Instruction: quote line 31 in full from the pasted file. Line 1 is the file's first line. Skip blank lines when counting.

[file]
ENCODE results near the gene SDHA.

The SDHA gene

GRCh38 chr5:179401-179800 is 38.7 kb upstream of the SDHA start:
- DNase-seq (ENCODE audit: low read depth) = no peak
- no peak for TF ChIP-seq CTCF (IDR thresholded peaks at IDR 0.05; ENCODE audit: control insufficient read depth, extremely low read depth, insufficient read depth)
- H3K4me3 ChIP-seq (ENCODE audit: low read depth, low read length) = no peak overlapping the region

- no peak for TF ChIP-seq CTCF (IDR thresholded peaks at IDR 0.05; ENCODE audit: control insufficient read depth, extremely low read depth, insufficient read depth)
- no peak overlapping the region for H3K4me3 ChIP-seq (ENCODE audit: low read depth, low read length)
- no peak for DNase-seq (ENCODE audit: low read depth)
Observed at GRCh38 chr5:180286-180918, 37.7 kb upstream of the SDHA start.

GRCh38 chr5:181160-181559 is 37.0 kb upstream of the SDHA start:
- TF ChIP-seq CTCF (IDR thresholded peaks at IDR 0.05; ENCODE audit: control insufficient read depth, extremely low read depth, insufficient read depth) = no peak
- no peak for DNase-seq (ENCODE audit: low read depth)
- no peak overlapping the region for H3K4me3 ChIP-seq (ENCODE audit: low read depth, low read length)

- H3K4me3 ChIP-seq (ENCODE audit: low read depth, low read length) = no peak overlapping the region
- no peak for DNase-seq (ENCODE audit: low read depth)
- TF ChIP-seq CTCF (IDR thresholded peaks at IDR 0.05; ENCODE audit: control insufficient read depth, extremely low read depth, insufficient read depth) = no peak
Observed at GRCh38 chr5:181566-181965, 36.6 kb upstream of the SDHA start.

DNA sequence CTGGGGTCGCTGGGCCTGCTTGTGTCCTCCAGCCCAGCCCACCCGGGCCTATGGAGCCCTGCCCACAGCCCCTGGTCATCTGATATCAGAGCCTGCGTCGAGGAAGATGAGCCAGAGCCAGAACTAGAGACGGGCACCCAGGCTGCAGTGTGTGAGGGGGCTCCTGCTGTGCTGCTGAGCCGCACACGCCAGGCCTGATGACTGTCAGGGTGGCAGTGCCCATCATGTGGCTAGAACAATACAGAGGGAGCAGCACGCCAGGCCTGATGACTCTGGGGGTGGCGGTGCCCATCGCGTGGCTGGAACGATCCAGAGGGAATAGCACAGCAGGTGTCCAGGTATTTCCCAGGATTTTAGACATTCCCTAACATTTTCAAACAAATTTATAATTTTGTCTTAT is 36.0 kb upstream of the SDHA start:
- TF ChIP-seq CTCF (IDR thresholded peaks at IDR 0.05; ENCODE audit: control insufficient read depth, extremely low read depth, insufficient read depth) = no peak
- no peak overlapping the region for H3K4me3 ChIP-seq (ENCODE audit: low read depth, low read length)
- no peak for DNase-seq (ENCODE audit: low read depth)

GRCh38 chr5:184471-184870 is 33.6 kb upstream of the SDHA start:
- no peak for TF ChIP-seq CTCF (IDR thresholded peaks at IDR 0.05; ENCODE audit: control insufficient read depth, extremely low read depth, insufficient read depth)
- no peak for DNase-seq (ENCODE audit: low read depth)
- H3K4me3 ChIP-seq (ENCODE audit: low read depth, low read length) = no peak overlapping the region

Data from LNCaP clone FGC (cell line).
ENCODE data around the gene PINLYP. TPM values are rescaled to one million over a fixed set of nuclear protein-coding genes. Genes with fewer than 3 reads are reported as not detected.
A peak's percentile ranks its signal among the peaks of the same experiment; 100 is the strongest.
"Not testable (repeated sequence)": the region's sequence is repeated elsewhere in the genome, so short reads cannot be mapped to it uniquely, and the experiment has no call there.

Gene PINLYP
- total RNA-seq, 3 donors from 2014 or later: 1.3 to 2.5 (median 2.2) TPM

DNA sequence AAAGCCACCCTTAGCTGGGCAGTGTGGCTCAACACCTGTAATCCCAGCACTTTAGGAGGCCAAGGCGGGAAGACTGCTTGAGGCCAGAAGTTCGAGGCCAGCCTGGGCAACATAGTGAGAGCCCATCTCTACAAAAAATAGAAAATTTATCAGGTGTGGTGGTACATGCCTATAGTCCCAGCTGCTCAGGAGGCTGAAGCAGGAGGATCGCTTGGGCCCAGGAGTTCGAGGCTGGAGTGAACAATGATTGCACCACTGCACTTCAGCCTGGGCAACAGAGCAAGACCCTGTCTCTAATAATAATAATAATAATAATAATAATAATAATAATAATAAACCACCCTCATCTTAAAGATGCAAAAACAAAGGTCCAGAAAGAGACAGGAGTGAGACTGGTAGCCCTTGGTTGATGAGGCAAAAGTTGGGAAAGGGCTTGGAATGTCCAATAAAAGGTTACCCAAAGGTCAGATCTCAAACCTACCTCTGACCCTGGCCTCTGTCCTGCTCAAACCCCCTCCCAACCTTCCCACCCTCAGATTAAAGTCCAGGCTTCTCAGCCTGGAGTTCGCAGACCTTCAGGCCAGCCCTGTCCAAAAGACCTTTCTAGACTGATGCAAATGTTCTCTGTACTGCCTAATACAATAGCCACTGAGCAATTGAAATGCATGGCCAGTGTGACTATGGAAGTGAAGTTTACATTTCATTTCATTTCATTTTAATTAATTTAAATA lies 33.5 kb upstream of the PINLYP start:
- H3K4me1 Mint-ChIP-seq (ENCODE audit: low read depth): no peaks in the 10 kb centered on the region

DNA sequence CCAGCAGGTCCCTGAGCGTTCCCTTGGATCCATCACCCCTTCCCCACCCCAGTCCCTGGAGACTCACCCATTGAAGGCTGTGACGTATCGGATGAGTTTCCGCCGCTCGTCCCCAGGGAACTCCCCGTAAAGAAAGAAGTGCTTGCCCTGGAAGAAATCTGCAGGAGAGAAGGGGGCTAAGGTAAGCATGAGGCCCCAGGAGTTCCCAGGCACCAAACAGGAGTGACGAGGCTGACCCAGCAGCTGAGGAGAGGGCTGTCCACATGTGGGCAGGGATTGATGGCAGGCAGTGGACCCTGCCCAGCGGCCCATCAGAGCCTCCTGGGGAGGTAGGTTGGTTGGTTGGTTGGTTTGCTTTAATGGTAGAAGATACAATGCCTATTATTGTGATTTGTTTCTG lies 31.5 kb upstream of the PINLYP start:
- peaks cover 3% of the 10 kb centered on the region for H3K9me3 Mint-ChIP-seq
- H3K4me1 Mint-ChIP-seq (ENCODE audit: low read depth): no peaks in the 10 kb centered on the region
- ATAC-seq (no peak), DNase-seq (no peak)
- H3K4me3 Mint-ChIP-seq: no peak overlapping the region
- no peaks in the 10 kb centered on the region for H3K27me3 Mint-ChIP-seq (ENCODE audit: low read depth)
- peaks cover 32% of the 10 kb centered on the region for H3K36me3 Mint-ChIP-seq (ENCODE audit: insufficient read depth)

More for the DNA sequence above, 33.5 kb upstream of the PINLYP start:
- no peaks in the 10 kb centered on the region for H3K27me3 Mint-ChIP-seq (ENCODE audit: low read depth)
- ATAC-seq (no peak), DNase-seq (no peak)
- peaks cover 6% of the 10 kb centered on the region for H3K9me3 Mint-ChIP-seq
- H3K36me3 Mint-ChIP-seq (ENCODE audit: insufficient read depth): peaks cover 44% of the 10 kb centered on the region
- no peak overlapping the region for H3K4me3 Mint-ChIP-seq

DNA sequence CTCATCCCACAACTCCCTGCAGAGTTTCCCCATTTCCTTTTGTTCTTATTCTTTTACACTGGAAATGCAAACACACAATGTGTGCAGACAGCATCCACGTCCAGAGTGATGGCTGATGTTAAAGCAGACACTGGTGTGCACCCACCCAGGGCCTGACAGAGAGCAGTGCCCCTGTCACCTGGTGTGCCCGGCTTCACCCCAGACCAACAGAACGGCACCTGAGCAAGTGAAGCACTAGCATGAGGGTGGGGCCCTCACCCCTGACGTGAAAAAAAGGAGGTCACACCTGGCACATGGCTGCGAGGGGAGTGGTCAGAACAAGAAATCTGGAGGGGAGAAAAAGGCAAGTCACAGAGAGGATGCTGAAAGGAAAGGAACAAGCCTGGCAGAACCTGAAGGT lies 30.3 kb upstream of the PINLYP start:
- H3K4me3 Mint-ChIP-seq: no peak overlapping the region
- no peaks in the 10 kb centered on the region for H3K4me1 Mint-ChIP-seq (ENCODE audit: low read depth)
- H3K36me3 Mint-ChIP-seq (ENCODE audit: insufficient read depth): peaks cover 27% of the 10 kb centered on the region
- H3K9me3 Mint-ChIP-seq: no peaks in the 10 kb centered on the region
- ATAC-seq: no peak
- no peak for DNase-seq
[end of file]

Gene PINLYP